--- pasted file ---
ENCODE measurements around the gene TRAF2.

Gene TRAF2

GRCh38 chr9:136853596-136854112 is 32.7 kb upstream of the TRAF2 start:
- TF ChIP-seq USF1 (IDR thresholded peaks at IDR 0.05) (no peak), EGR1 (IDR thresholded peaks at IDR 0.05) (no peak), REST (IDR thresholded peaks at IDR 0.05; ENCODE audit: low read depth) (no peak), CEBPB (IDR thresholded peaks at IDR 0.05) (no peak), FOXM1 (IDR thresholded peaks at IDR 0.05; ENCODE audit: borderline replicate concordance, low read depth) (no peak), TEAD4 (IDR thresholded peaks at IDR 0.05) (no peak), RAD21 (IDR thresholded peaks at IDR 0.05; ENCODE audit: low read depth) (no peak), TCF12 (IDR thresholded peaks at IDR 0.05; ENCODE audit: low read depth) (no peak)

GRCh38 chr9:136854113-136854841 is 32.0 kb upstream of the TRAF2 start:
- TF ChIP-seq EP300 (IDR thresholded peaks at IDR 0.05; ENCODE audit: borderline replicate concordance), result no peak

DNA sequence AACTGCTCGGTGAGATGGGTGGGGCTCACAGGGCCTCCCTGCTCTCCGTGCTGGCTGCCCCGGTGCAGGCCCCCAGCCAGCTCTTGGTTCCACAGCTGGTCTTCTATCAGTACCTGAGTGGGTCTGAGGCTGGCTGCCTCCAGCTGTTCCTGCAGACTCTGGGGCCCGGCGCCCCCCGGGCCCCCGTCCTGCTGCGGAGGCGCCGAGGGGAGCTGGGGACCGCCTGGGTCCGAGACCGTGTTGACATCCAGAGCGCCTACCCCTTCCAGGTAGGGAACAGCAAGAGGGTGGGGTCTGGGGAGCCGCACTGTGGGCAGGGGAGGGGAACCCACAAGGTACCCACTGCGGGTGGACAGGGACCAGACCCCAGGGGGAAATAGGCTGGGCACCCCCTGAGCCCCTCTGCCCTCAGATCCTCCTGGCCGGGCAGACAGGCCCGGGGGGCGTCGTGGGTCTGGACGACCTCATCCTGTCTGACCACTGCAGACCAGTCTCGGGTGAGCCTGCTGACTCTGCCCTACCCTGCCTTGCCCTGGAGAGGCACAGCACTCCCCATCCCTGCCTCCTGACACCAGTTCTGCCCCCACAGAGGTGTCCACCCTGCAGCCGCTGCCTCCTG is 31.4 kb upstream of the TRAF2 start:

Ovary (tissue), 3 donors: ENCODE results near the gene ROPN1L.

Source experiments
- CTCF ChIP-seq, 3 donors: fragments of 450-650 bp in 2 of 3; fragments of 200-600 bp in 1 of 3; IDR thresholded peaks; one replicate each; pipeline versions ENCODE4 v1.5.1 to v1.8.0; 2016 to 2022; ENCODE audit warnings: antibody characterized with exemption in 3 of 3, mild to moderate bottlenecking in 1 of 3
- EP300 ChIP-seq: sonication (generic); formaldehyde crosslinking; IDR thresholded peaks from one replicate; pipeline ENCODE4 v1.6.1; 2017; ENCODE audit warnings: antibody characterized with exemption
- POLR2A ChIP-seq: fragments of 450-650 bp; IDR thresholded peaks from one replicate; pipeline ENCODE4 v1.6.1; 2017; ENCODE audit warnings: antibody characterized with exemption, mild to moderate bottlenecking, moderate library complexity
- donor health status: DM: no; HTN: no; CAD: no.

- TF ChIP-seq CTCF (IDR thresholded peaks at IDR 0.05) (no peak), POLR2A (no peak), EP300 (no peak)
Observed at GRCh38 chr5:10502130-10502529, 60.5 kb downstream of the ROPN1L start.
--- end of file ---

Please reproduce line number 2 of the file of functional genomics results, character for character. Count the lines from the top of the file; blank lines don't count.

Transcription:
Gene TRAF2